WOMEN’S HEALTH, NOVEMBER 2009: “End PMS Misery”
Hey, guys. Check out the piece I did for Women’s Health November 2009 issue, on newsstands now.
END PMS MISERY
Feel beastly when you’re pre-period? Pinpoint your symptoms, then follow our advice for fast relief.
BY Jenna Bergen
Go with the flow? For many of us, that’s a lot easier said than done. Roughly 80 percent of women report dealing with at least mild premenstrual symptoms. But killer cramps, belly bloat, and mood swings straight out of a Lifetime movie don’t have to rule your cycle. Whether PMS is a mild nuisance or a monthly torment, here’s how to get your life back.
If you’re….SLIGHTLY OUT OF SORTS
Pass on salt-laden foods
Your body stores sodium so that if the released egg gets fertilized, the baby will have all the fluids and electrolytes it needs. To avoid puffing up, nix sodium-packed processed foods a few days before you normally start to hold water.
Hit the mat
A steady yoga practice can cause a significant drop in both psychological and physical symptoms of PMS, a study in the Journal of the Indian Academy of Applied Psychology found. Exercise, relaxation, and stress management all appear to help PMS symptoms, and yoga offers a little of each.
The same hormones that cause premenstrual cramping can also cause your intestinal walls to contract, resulting in diarrhea. Reach for foods rich in soluble fiber, such as cooked vegetables, bananas, and oatmeal, to add bulk to your stool. Fiber also helps keep you full, which can help blunt pre-period food cravings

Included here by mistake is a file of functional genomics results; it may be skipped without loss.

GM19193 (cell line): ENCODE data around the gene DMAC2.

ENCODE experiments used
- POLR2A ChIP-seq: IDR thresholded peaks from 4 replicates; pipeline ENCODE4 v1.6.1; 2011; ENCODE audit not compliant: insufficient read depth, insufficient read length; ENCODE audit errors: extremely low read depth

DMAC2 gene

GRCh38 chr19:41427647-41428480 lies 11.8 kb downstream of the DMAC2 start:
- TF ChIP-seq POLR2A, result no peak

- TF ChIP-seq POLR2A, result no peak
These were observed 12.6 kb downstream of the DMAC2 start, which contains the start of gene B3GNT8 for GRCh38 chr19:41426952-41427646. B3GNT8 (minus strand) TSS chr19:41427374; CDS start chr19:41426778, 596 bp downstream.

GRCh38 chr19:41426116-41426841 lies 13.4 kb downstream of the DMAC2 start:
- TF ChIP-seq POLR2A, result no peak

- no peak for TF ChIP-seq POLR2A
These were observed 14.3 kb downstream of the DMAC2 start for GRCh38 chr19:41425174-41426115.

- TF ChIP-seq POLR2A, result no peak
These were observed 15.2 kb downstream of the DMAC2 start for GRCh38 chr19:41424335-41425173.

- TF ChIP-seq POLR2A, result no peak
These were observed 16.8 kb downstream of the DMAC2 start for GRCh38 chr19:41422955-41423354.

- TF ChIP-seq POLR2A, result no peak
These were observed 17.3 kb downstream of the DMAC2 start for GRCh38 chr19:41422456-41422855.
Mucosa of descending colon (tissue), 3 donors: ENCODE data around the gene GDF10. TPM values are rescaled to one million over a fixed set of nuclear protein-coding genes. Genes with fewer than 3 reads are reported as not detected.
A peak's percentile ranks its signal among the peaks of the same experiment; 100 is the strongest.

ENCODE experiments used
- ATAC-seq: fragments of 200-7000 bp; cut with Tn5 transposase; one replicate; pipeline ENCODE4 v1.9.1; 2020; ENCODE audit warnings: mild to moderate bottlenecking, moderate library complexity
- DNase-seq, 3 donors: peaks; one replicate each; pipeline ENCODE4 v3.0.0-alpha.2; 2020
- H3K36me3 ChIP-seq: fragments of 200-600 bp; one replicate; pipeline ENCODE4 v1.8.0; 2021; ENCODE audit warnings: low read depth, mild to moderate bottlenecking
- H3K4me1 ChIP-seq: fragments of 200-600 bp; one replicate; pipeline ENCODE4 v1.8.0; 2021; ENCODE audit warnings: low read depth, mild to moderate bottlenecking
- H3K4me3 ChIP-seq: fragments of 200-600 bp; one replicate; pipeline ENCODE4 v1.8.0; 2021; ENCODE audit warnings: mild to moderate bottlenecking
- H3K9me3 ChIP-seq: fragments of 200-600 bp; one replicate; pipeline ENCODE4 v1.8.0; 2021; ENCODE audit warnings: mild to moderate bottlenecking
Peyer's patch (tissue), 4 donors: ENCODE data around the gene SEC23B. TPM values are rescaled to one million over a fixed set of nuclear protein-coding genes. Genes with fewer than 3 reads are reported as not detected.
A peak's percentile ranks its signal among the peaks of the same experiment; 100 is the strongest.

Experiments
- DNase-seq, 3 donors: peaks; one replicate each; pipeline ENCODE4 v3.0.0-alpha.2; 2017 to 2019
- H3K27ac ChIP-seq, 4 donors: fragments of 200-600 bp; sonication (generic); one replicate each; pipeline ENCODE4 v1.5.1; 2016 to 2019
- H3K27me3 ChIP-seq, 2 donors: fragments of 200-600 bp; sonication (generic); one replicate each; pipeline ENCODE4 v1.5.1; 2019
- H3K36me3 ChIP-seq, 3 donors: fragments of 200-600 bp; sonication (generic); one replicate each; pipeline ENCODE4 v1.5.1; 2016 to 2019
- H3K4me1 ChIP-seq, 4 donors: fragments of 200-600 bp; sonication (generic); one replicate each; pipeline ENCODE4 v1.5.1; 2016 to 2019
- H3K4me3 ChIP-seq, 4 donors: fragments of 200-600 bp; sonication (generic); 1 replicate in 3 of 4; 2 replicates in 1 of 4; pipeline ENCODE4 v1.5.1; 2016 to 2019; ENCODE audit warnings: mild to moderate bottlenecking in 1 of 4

If you’re…MODERATELY MISERABLE
Combine dairy and vitamin D
A Columbia University study found that getting 600 milligrams of calcium (that’s equivalent to a glass of milk plus a cup of yogurt) twice a day cut participants’ premenstrual fatigue, cravings, and bummed-out moods by almost half. Experts say it’s best to get calcium from dairy, but if you’re not a lactose lover you can pop two 500–milligram supplements along with a supplement containing 800 to 1,000 IU of vitamin D.
If avoiding sodium-drenched foods isn’t enough to wring you dry during the week before your period, try a 20-minute swim to ease the bloating instead. The pressure of the water causes extra fluid to move back into the bloodstream, which helps cut down on swelling. No pool? Soaking in the tub for the same amount of time can have a similar effect.
Add a little spice
A pinch of saffron may help tame the monthly beast by increasing serotonin levels. In a recent study published in BJOG, a journal from the British Royal College of Ob-Gyns, women who took 15 milligrams of saffron extract in the morning and evening saw a significant dip in irritability, fatigue, and depression. Saffron appears to work by boosting levels of the feel-good chemical serotonin, which can plummet before menstruation
If you’re…SERIOUSLY PSYCHO
Ask about meds
Taking certain brands of antidepressants on the days leading up to your period might help bring a low mood back to normal. You can start taking them after day 14 of your cycle, when ovulation typically occurs, until your period starts. You’ll also see fewer side effects than you would if you took the pills all month.
Double up against cramps and migraines
Menstrual migraines tend to be more severe than the head bangers that occur at other times during your cycle. The prescription painkiller Treximet may ease pain faster and keep it away longer than taking a migraine drug alone, according to two new studies in Obstetrics & Gynecology. As a bonus, Treximet also eases cramps.
Switch your birth control
Trading in your regular birth control pill for Yaz, which is FDA-approved to treat severe mood swings, might give you (and the innocent bystanders around you) a break. Fewer placebo pills per month mean a more steady drip of hormones, so the body’s hormonal rollercoaster has less of a chance to kick in.